The Vice-Chairman questioned a figure presented in the McCloud analysis table on page 39 of the agenda pack; specifically, 45% of active members under the ‘Rectified’ column, and sought an explanation. Officers confirmed that this table was an estimate of how many members they believed would be affected and how many members’ cases and records had been prepared for the McCloud changes. It was noted that for active members, the main task was ensuring that Fund officers have the relevant members’ hours histories up to date on the system, as this process was stopped in 2014 due to the introduction of a new CARE system. It was explained that as employers were onboarded onto i-Connect, Fund officers were backtracking and updating these histories from 2015 as part of the new process which had been completed for 45% of active members. It was noted that once the legislations and systems were place and when the active members leave it would then be an automatically programmed system that would ease administration work for the long term.


The Chairman raised a question in relation to the Fund update concerning the employer ill health insurance policy review and asked when the proposed review would be completed and to confirm if it would also be brought forward to the Board as well as the WPFC. In response, officers confirmed that work was being undertaken with the Actuary to provide firmer clarity on costs and approaches in order to limit the risk for employers but to provide similar cover that was more cost effective.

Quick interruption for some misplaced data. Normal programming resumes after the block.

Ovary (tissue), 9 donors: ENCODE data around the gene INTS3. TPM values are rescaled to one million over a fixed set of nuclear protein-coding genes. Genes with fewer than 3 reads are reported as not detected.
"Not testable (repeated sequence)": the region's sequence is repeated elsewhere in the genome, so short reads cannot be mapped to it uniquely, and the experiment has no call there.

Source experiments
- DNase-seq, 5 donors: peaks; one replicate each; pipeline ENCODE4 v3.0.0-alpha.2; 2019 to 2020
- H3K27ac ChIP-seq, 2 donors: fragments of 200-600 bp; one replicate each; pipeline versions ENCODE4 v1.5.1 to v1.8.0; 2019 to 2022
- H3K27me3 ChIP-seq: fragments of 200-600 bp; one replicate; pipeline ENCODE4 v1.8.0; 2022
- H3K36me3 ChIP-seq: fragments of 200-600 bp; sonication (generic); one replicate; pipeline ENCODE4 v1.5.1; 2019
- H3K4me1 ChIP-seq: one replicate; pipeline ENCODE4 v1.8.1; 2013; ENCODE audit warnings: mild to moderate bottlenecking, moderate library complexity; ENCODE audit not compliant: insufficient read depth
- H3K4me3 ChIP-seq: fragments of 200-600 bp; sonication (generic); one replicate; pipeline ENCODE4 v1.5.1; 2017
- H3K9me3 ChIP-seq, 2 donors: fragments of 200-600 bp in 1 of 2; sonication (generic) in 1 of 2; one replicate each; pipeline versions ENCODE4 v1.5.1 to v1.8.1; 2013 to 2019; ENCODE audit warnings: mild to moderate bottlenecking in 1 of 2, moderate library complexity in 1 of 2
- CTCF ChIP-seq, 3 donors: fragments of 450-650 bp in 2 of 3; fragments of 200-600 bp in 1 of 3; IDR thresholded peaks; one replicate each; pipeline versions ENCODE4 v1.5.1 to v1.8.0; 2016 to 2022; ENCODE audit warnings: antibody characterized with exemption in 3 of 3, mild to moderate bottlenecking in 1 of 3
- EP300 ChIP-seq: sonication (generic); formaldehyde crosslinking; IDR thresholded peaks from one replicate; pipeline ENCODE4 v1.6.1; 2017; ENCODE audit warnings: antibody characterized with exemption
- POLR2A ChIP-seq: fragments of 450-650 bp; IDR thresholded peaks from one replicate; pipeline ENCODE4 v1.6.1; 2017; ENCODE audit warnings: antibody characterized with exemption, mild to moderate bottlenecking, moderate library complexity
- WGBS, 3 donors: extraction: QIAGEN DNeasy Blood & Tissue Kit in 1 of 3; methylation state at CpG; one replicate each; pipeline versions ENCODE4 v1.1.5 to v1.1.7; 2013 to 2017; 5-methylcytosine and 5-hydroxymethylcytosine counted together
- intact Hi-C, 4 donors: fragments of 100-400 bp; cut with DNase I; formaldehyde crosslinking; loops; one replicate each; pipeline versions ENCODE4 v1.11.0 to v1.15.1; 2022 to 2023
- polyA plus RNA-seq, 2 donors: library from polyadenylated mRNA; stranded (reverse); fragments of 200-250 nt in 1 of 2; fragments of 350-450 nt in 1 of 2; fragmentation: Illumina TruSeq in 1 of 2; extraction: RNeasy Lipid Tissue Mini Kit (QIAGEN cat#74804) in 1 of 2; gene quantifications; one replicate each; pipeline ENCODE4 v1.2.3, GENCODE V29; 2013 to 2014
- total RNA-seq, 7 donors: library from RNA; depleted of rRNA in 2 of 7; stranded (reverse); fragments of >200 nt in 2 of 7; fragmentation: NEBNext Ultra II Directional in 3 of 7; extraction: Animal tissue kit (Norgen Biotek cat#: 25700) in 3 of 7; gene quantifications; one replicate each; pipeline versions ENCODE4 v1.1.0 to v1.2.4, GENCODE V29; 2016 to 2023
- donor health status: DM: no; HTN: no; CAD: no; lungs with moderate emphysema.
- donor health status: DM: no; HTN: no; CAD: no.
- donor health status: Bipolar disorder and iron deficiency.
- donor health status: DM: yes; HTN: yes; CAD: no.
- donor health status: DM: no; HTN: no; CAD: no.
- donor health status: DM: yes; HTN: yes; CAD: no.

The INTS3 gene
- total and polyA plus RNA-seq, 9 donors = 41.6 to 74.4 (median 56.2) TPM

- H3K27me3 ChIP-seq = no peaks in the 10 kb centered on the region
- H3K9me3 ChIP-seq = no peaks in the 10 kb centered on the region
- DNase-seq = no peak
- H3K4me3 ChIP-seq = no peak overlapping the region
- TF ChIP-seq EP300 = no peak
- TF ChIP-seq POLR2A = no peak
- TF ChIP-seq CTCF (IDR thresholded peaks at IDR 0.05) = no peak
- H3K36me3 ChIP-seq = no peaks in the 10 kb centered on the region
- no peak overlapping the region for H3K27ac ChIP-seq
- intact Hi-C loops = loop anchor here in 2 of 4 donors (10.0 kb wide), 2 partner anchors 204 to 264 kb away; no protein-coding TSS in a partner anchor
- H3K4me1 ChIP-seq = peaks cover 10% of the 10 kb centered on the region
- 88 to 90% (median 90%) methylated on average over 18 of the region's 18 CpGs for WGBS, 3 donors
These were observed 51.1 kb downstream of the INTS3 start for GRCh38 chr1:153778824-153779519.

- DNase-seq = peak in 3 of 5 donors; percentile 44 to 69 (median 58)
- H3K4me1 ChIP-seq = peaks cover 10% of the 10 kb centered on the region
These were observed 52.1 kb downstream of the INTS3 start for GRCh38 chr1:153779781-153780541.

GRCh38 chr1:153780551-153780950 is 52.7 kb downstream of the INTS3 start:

It was noted that the impact on the Fund’s budget was neutral as the external insurers charged a large premium cost that was passed onto the employers themselves. The current administration was highlighted as being quite complex, particularly the financial aspects, but that this would be explained in more detail in the future paper brought forward to the Board. A further question as to if the current arrangement required certain categories of employers to have the insurance, officers clarified that it was optional, but it would be assumed that all the current insured employers would wish to continue to be covered by any replacement product. It was noted that the Fund’s largest employers decided to not take part in the cover because they felt they could self-insure, which was commented upon as being common within larger employers in comparison to the smaller employers who had all bought it.




The Board noted the noted the scheme, legal, regulatory and Fund update.